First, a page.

Rooted in everything old school, cartoonist Ed Piskor is in the process of illustrating a full series of comics documenting the bedrock of urbanity: hip-hop. From what started as a web-comic series on Boing Boing, the first edition of Hip-Hop Family Tree was released in print back in November. Instantly gaining recognition as a non-fictional account of hip-hop’s early days, the cartoon is a graphic depiction of the genre’s constituents of gang-life, violence, and humor that cuts ass.
Loyal to his hometown of Pittsburgh, Piskor’s natural environment was scored with pop art and rap music, and his relationship with the two is obvious in his work.
“I was born in ’82 and hip-hop was already a thing, it sort of pushed beyond New York at that point and made it to Pittsburgh,” Piskor explained via phone to FRANK. “There were dudes in rap cyphers that would be walking down the street all the time, at the basketball court, in the parks. So that’s kind of how the hip-hop connection fits in.”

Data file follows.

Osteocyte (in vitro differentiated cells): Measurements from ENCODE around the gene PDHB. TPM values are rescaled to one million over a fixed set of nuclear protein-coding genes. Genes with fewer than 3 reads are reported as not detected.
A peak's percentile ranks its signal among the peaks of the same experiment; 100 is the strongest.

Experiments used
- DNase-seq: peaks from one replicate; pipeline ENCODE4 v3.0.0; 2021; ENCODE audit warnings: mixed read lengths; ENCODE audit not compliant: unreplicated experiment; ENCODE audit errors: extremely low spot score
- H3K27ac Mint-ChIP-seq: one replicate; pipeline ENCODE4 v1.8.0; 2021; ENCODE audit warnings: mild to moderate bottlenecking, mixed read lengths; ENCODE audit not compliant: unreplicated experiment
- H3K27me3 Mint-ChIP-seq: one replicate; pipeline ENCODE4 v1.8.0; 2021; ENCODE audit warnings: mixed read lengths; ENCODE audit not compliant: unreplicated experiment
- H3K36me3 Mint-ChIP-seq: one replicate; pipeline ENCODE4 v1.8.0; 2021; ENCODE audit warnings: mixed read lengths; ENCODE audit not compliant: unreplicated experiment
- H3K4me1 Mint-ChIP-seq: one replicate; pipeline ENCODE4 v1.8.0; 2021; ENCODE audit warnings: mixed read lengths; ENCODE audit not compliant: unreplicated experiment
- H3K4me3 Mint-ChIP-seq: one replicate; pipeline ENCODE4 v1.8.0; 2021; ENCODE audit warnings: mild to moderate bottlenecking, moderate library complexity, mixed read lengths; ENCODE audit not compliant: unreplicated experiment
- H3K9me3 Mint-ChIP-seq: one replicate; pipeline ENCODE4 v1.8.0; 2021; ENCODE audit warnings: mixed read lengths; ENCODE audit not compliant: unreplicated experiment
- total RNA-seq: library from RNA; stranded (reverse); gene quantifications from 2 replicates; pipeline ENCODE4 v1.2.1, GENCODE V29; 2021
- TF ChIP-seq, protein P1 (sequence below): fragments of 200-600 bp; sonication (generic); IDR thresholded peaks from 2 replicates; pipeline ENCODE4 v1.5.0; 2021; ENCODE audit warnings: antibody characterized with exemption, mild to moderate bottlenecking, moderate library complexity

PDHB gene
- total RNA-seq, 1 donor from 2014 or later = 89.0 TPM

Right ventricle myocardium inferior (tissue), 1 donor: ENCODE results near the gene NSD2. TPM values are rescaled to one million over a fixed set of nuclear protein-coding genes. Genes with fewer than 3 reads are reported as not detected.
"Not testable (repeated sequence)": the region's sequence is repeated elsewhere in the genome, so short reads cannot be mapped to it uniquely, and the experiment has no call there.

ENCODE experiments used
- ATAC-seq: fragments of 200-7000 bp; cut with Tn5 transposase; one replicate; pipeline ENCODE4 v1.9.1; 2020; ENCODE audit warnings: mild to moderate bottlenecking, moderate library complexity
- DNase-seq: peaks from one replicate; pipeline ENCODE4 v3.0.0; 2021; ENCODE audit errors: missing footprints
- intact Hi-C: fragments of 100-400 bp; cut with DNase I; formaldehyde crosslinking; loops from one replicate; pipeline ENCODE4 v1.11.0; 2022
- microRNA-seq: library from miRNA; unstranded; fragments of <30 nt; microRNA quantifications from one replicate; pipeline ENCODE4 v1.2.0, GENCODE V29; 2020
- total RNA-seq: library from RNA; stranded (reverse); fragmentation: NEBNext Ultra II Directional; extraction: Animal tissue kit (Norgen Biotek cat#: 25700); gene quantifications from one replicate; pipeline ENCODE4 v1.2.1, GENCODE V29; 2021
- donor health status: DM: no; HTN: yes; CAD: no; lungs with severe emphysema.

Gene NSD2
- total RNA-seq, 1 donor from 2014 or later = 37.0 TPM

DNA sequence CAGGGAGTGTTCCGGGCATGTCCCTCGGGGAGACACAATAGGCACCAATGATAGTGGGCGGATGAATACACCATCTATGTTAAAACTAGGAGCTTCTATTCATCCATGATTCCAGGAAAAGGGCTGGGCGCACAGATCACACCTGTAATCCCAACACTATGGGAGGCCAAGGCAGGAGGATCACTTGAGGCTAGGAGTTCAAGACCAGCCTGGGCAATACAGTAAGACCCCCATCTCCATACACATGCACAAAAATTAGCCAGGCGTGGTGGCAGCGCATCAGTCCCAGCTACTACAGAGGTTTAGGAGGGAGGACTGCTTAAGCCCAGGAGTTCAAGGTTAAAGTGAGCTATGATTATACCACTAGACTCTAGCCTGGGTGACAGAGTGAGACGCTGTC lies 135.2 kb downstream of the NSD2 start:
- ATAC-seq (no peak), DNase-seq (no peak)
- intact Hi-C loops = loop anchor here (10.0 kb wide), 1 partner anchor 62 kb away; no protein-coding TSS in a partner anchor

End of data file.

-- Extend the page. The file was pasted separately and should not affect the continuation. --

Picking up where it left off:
Featuring hysterical illustrations of innovators such as Russell Simmons, Grandmaster Flash, Kool DJ Red Alert, and many others, Hip-Hop Family Tree preserves an era full of lisps, drugs, and funk. Piskor, well versed in the realm of early hip-hop, transports readers to the Bronx, where the music is underground and still totally DIY.
Hip-Hop Family Tree is exactly what the title suggests, except it’s not some antiquated sketch of branches and names. This text is vital and explosive with color and honest dialogue that makes learning history so much more fun. With Book 2 already available for pre-order via Fantagraphics and four more books to follow, Piskor is determined to flesh out hip-hop’s excitable past.
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